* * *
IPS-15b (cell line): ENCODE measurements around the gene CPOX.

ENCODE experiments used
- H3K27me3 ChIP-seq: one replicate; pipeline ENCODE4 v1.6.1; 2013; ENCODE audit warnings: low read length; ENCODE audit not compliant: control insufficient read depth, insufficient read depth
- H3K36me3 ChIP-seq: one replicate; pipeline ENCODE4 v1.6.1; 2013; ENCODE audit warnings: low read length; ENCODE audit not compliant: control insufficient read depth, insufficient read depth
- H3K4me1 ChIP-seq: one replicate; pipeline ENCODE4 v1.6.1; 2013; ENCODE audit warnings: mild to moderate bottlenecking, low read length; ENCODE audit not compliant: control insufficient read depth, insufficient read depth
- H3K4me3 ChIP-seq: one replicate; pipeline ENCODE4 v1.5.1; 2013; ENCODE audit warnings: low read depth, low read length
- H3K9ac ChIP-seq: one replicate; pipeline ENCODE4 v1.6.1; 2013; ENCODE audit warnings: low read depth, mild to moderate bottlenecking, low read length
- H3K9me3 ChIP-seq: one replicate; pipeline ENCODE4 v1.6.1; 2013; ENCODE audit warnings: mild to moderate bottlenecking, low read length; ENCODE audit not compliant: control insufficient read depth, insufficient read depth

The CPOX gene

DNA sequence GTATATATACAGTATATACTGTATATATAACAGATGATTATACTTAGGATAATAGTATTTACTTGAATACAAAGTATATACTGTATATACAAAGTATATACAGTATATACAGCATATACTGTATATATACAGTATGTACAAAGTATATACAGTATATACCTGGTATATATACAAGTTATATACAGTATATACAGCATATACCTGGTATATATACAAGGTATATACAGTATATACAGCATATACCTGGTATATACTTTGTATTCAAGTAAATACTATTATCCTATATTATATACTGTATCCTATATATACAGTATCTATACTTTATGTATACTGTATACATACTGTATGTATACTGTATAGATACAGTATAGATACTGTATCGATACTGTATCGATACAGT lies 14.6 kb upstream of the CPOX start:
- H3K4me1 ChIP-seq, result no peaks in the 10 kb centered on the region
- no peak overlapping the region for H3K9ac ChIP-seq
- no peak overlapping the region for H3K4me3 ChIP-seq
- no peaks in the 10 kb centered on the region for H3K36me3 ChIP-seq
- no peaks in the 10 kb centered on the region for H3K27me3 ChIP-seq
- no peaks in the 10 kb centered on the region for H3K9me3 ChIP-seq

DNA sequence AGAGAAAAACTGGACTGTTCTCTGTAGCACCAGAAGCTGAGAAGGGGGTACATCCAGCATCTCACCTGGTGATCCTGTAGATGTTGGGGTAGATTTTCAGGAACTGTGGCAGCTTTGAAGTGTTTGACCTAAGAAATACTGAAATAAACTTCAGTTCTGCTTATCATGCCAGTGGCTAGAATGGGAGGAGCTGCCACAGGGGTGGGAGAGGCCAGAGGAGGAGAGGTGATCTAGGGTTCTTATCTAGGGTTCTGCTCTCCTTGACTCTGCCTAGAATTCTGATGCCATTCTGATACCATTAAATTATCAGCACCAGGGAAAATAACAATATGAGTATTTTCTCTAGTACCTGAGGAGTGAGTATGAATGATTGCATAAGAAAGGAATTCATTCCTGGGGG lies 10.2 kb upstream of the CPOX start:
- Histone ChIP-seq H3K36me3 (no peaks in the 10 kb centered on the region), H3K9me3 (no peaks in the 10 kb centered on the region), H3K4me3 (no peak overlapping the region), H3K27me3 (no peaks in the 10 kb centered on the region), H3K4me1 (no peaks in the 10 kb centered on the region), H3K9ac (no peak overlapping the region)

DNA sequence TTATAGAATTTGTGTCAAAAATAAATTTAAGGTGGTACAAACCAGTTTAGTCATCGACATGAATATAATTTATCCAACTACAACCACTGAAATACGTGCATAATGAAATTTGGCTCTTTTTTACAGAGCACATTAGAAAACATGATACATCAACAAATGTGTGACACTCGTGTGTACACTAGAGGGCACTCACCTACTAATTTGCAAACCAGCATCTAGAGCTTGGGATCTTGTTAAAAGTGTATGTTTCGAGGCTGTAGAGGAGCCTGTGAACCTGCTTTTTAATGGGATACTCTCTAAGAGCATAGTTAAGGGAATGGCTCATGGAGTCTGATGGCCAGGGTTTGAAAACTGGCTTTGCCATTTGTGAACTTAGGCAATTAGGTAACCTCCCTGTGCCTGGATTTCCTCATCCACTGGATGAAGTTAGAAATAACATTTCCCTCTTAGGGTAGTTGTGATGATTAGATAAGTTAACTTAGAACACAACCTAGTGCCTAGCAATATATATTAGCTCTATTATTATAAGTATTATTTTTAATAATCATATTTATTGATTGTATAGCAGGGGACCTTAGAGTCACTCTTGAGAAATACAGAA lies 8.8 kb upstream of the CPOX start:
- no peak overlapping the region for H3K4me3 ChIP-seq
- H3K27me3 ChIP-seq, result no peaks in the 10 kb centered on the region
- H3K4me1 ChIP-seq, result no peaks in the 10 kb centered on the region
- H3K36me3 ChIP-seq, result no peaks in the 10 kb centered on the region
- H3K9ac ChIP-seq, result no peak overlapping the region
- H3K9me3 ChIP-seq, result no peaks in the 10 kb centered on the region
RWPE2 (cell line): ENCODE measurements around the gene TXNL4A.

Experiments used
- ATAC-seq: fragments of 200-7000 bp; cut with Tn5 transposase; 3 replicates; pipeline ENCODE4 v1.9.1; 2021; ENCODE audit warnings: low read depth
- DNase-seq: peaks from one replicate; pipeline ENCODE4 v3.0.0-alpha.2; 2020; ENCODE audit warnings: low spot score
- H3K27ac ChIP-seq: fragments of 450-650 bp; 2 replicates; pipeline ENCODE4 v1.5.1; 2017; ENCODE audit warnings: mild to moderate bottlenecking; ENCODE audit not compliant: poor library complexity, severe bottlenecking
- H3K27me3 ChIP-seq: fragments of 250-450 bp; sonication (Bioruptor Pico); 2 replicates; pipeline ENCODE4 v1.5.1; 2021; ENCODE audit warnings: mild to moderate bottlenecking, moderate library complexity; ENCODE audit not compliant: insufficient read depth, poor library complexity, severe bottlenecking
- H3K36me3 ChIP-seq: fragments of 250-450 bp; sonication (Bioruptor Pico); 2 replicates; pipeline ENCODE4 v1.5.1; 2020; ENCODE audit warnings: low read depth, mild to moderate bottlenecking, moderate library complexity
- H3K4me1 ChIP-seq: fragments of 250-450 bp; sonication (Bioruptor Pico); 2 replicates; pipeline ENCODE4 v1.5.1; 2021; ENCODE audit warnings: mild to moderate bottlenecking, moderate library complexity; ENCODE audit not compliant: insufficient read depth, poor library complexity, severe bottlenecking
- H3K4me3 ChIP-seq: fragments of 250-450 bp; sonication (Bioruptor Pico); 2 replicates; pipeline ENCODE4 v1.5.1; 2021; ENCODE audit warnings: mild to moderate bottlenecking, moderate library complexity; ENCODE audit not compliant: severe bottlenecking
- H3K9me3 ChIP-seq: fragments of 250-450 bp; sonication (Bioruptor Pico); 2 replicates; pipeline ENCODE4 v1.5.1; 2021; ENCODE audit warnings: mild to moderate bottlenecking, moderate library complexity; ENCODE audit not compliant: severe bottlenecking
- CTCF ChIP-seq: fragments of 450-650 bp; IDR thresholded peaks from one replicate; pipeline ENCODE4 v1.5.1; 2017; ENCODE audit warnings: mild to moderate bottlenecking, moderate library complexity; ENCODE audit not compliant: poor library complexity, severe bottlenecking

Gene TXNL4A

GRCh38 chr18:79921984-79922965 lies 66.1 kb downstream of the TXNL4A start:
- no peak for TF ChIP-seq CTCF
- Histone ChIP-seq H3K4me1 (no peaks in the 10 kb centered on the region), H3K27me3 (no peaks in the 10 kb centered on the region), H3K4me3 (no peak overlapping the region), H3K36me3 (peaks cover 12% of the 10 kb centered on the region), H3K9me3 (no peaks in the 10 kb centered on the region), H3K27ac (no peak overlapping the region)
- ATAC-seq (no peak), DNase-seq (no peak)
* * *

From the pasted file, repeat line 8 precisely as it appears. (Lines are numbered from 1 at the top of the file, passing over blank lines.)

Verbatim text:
- H3K9me3 ChIP-seq: one replicate; pipeline ENCODE4 v1.6.1; 2013; ENCODE audit warnings: mild to moderate bottlenecking, low read length; ENCODE audit not compliant: control insufficient read depth, insufficient read depth